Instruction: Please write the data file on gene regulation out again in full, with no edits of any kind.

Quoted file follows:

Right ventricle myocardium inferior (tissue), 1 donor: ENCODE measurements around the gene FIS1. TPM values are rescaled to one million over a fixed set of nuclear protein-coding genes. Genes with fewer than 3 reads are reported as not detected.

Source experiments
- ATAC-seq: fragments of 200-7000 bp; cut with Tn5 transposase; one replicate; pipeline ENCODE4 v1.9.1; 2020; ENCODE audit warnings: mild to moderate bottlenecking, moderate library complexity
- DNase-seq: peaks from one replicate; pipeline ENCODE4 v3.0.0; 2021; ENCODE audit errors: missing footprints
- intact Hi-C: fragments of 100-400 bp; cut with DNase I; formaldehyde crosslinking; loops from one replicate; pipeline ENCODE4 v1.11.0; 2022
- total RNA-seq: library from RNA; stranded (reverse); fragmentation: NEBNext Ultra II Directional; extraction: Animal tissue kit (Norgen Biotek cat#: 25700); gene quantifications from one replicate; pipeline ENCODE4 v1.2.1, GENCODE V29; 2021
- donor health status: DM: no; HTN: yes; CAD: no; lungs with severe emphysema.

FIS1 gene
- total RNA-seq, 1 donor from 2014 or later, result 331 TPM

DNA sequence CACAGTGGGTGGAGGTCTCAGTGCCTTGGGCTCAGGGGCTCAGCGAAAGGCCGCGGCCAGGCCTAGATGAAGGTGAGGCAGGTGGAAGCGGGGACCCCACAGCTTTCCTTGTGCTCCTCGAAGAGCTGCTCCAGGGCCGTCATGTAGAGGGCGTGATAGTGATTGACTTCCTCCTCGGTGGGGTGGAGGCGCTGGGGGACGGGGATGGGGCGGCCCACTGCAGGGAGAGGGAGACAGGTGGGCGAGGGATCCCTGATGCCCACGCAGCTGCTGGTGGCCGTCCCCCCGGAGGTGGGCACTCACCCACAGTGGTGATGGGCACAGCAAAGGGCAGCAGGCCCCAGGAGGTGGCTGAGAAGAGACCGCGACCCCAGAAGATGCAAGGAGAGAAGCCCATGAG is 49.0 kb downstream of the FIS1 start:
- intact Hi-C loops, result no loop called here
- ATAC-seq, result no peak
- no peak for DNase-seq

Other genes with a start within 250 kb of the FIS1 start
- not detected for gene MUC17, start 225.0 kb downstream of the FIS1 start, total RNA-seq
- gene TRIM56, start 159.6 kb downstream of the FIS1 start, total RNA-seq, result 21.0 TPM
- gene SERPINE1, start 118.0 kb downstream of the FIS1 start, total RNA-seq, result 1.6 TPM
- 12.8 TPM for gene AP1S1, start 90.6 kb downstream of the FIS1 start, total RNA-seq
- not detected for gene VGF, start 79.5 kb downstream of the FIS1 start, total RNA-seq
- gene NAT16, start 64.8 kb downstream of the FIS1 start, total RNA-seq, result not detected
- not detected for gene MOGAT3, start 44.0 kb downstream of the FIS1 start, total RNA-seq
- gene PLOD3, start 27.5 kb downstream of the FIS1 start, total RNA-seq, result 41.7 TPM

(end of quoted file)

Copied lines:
Right ventricle myocardium inferior (tissue), 1 donor: ENCODE measurements around the gene FIS1. TPM values are rescaled to one million over a fixed set of nuclear protein-coding genes. Genes with fewer than 3 reads are reported as not detected.

Source experiments
- ATAC-seq: fragments of 200-7000 bp; cut with Tn5 transposase; one replicate; pipeline ENCODE4 v1.9.1; 2020; ENCODE audit warnings: mild to moderate bottlenecking, moderate library complexity
- DNase-seq: peaks from one replicate; pipeline ENCODE4 v3.0.0; 2021; ENCODE audit errors: missing footprints
- intact Hi-C: fragments of 100-400 bp; cut with DNase I; formaldehyde crosslinking; loops from one replicate; pipeline ENCODE4 v1.11.0; 2022
- total RNA-seq: library from RNA; stranded (reverse); fragmentation: NEBNext Ultra II Directional; extraction: Animal tissue kit (Norgen Biotek cat#: 25700); gene quantifications from one replicate; pipeline ENCODE4 v1.2.1, GENCODE V29; 2021
- donor health status: DM: no; HTN: yes; CAD: no; lungs with severe emphysema.

FIS1 gene
- total RNA-seq, 1 donor from 2014 or later, result 331 TPM

DNA sequence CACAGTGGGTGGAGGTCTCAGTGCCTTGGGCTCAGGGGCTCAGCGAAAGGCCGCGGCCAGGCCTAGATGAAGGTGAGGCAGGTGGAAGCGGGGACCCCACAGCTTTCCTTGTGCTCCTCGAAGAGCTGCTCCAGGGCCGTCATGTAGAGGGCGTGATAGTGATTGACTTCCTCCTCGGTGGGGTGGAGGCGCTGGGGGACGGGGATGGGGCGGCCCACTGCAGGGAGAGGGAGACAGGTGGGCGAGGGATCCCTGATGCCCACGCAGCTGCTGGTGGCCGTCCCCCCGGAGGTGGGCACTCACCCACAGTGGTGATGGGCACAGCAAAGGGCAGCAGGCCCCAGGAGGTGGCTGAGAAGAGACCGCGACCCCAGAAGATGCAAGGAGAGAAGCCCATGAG is 49.0 kb downstream of the FIS1 start:
- intact Hi-C loops, result no loop called here
- ATAC-seq, result no peak
- no peak for DNase-seq

Other genes with a start within 250 kb of the FIS1 start
- not detected for gene MUC17, start 225.0 kb downstream of the FIS1 start, total RNA-seq
- gene TRIM56, start 159.6 kb downstream of the FIS1 start, total RNA-seq, result 21.0 TPM
- gene SERPINE1, start 118.0 kb downstream of the FIS1 start, total RNA-seq, result 1.6 TPM
- 12.8 TPM for gene AP1S1, start 90.6 kb downstream of the FIS1 start, total RNA-seq
- not detected for gene VGF, start 79.5 kb downstream of the FIS1 start, total RNA-seq
- gene NAT16, start 64.8 kb downstream of the FIS1 start, total RNA-seq, result not detected
- not detected for gene MOGAT3, start 44.0 kb downstream of the FIS1 start, total RNA-seq
- gene PLOD3, start 27.5 kb downstream of the FIS1 start, total RNA-seq, result 41.7 TPM